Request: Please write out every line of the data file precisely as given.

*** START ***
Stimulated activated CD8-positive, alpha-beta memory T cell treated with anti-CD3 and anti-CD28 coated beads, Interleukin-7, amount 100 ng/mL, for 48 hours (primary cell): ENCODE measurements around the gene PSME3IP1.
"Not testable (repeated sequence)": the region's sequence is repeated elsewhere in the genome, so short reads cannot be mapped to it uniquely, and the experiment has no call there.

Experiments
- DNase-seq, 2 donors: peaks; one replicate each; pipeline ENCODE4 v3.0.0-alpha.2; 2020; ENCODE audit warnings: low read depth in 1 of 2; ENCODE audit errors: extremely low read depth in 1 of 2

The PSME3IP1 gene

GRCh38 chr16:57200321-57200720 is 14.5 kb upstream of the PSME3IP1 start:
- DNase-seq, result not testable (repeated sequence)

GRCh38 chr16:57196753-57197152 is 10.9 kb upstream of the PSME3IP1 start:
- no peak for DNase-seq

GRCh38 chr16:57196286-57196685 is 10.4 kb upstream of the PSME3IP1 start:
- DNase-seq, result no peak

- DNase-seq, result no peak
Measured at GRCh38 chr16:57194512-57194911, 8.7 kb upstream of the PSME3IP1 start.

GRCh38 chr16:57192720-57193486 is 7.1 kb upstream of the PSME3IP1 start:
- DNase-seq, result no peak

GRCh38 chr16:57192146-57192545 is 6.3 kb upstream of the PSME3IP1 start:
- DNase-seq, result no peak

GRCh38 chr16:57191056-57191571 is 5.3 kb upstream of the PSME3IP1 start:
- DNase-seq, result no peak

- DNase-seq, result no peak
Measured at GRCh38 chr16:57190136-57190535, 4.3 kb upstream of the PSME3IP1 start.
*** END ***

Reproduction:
Stimulated activated CD8-positive, alpha-beta memory T cell treated with anti-CD3 and anti-CD28 coated beads, Interleukin-7, amount 100 ng/mL, for 48 hours (primary cell): ENCODE measurements around the gene PSME3IP1.
"Not testable (repeated sequence)": the region's sequence is repeated elsewhere in the genome, so short reads cannot be mapped to it uniquely, and the experiment has no call there.

Experiments
- DNase-seq, 2 donors: peaks; one replicate each; pipeline ENCODE4 v3.0.0-alpha.2; 2020; ENCODE audit warnings: low read depth in 1 of 2; ENCODE audit errors: extremely low read depth in 1 of 2

The PSME3IP1 gene

GRCh38 chr16:57200321-57200720 is 14.5 kb upstream of the PSME3IP1 start:
- DNase-seq, result not testable (repeated sequence)

GRCh38 chr16:57196753-57197152 is 10.9 kb upstream of the PSME3IP1 start:
- no peak for DNase-seq

GRCh38 chr16:57196286-57196685 is 10.4 kb upstream of the PSME3IP1 start:
- DNase-seq, result no peak

- DNase-seq, result no peak
Measured at GRCh38 chr16:57194512-57194911, 8.7 kb upstream of the PSME3IP1 start.

GRCh38 chr16:57192720-57193486 is 7.1 kb upstream of the PSME3IP1 start:
- DNase-seq, result no peak

GRCh38 chr16:57192146-57192545 is 6.3 kb upstream of the PSME3IP1 start:
- DNase-seq, result no peak

GRCh38 chr16:57191056-57191571 is 5.3 kb upstream of the PSME3IP1 start:
- DNase-seq, result no peak

- DNase-seq, result no peak
Measured at GRCh38 chr16:57190136-57190535, 4.3 kb upstream of the PSME3IP1 start.